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Authors ignore fundamental principles of science in Lancet paper, opt for alarmism

In 2006, two researchers, Philippe Grandjean and Philip Landrigan, conducted a review of existing studies and posited that certain industrial chemicals could contribute to neurobehavioral effects. It appears that they have updated their 2006 work and are recirculating it under the title “Neurobehavioural effects of developmental toxicity,” which was published yesterday in the journal The Lancet.

The causes of neurobehavioral disorders like autism, attention deficit disorder and childhood brain development are topics that unquestionably deserve further study and review. However, this report has several serious flaws that undermine its credibility and usefulness in advancing understanding of these important issues.

First, the report ignores the fundamental principles of exposure and potency. In other words, the authors disregard important factors like how chemicals are used, whether children are actually exposed to them, at what level they are exposed and for how long. Through extensive scientific research we already know a great deal about specific chemicals and how they interact with the body. In spite of the authors’ omissions about actual exposures, they call for all chemicals to go through extensive testing specifically to screen for neuro effects.

Second, the authors’ two reports focus largely on 12 chemicals and heavy metals that are well understood to pose potential risks to children when exposures exceed established thresholds; that are highly regulated and/or are restricted; or that are being phased out. They then extrapolate that similar conclusions should be applied to other chemicals that are more widely used in consumer products without providing any evidence to support their claims. Such assertions do nothing to advance true scientific understanding and only create confusion and alarm. The authors’ efforts to instill fear, not based on scientific evidence, are akin to closing schools in Southern California because New York City is getting 10 inches of snow. Where is the evidence of harm or concern? A perfect example is the authors’ inflammatory media comments about phthalates, a data-rich family of chemicals with a 50-year track record of safe use that regulators have reviewed for many important applications.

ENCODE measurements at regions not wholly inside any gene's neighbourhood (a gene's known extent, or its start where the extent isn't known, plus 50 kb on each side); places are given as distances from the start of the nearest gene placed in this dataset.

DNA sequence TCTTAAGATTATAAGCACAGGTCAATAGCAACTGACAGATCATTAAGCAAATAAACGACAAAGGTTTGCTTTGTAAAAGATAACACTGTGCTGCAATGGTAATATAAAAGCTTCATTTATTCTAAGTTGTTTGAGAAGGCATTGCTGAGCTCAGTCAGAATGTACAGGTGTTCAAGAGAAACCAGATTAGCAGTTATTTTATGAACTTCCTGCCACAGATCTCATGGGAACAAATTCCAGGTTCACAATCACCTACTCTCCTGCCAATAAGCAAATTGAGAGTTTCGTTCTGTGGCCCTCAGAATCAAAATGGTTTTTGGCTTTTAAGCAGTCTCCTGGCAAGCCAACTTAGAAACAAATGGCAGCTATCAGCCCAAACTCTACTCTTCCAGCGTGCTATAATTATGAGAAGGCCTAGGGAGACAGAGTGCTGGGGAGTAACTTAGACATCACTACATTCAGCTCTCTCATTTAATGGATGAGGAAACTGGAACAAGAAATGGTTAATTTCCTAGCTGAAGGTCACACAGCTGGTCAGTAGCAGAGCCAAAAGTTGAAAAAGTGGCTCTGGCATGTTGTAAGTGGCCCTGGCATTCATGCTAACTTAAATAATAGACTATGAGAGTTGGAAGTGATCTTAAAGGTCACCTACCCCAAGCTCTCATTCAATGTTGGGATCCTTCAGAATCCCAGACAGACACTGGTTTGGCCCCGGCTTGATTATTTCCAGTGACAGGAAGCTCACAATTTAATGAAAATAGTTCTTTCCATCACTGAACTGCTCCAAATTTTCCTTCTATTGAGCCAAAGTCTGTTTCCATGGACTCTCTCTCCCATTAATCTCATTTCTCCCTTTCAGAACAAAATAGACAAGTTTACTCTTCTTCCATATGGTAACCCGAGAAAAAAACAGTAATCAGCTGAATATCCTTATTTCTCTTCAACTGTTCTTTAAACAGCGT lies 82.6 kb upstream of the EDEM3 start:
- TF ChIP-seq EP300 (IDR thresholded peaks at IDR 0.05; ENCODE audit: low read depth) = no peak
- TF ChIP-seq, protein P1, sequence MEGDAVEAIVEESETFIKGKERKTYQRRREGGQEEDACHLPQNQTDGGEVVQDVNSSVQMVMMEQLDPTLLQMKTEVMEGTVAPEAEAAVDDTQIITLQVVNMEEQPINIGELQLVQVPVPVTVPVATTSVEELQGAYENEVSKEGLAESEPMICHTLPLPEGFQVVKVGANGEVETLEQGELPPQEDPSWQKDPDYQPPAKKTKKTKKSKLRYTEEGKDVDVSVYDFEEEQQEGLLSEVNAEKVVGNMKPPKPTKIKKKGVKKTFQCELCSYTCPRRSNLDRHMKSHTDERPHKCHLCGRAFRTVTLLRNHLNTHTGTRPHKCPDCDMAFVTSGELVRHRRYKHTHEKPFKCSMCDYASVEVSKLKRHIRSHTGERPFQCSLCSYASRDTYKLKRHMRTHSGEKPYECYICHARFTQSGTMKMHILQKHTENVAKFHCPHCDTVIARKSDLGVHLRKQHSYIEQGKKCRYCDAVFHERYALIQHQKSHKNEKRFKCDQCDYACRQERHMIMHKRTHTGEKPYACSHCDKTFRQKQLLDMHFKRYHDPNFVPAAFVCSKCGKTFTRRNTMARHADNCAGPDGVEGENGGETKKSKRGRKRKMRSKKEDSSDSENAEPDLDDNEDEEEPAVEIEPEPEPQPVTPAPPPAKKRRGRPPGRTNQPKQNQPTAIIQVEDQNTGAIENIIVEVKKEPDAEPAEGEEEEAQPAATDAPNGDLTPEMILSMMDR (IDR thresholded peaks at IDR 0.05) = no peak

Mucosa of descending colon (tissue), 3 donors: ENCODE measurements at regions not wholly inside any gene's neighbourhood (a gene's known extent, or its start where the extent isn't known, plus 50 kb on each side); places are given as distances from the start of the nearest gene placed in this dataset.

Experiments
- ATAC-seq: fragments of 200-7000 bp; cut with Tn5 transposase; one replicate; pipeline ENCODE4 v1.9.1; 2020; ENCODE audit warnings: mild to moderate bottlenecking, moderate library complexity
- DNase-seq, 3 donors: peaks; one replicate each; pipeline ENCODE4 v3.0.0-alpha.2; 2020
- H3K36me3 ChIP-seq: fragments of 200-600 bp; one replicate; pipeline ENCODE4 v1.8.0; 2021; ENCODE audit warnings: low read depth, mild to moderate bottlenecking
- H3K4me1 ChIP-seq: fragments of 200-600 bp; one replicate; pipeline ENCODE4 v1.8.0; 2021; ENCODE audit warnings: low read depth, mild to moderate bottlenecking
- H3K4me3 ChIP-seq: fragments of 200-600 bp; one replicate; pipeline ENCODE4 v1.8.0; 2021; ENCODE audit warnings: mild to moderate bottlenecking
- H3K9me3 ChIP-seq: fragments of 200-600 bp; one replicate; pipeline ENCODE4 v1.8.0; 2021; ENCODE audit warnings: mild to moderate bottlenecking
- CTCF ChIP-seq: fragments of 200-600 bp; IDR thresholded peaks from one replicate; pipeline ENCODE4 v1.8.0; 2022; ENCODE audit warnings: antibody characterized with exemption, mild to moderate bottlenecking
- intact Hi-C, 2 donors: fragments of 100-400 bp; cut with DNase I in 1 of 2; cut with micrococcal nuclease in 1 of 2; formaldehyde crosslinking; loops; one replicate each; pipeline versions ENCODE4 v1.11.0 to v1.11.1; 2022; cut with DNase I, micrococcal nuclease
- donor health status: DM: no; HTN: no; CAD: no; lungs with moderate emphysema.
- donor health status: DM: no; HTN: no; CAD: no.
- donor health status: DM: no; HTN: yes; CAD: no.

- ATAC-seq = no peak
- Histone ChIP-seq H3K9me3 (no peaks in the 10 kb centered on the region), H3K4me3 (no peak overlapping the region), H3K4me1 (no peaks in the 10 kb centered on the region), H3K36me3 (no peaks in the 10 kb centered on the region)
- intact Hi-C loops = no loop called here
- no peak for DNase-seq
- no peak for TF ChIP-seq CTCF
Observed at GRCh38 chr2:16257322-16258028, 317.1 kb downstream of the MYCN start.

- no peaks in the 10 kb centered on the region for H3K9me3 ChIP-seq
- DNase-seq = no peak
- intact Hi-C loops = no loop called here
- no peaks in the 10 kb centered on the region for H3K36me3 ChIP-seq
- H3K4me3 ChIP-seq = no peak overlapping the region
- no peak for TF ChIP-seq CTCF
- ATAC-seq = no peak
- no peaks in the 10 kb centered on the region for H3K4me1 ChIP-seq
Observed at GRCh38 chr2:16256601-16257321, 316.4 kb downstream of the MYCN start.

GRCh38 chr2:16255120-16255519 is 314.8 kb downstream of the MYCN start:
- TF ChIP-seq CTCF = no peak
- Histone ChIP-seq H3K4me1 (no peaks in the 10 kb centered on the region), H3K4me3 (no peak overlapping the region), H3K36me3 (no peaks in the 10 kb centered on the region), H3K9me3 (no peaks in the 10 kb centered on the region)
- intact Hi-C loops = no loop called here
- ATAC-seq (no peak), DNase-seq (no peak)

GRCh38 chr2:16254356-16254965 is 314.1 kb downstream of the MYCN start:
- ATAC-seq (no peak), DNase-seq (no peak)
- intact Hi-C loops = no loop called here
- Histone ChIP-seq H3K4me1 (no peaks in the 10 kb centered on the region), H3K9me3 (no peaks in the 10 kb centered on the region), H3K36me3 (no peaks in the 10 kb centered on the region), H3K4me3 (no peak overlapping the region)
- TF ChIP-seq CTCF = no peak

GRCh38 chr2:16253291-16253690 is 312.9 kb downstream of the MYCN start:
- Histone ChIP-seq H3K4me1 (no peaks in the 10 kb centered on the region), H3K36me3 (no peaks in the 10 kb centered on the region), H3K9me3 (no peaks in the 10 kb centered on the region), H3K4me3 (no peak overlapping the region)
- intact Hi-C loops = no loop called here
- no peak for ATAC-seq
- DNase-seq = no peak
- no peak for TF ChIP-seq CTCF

The authors’ exaggerated claims were called out, “in comments prepared by the Science Media Centre, epidemiologist Jean Golding of the University of Bristol accused the pair of issuing ‘scare’ statements.”

“To implicate high fluoride, which they quote as one of the new chemicals…they quote only one paper; this only compares the mean IQs of children in villages with different levels of fluoride, with no allowance made for any other differences, and no actual measurement of fluoride in individual children and comparison with their IQs. This is not good evidence.”

The authors ultimately argue that an entirely new, international framework is needed to test and track information specifically about neurotoxicity, backed by extensive new testing requirements. But rather than creating a new cumbersome global bureaucracy, shouldn’t we focus on implementing an efficient, agile and effective approach to screening and regulating chemicals based on the actual risks they may pose?

This brings me to one point where we agree with the authors: the U.S. does need a new, more modern and more effective system to regulate chemicals. While there are protections in place to promote the safe use of chemicals, the primary law that regulates chemicals is nearly 40 years old and needs an update.

Legislation has been proposed in Congress that would do just that by requiring all chemicals in commerce be evaluated by the U.S. EPA; giving regulators more authority to require further testing (including testing for neurobehavioral effects, if warranted); and making more data about chemicals available to the public. The Chemical Safety Improvement Act (CSIA) would go a long way toward giving consumers and the public health community more information and more confidence that chemicals in consumer products are safe for their intended uses, and it would help dispel common myths like the one repeated by the authors that there are 80,000 chemicals in widespread use that have not been tested. Unfortunately, the legislation has been tangled up in partisan wrangling that is preventing progress.

We appreciate contributions to the discussion about childhood neurobehavioral and developmental challenges. At the same time we would hope that well-established and respected researchers like Drs. Grandjean and Landrigan would take greater care to adhere to sound scientific principles rather than engaging in what can only be called conjecture. We would also hope that the authors will join us in calls for Congress to put partisan politics aside and pass the CSIA.

 

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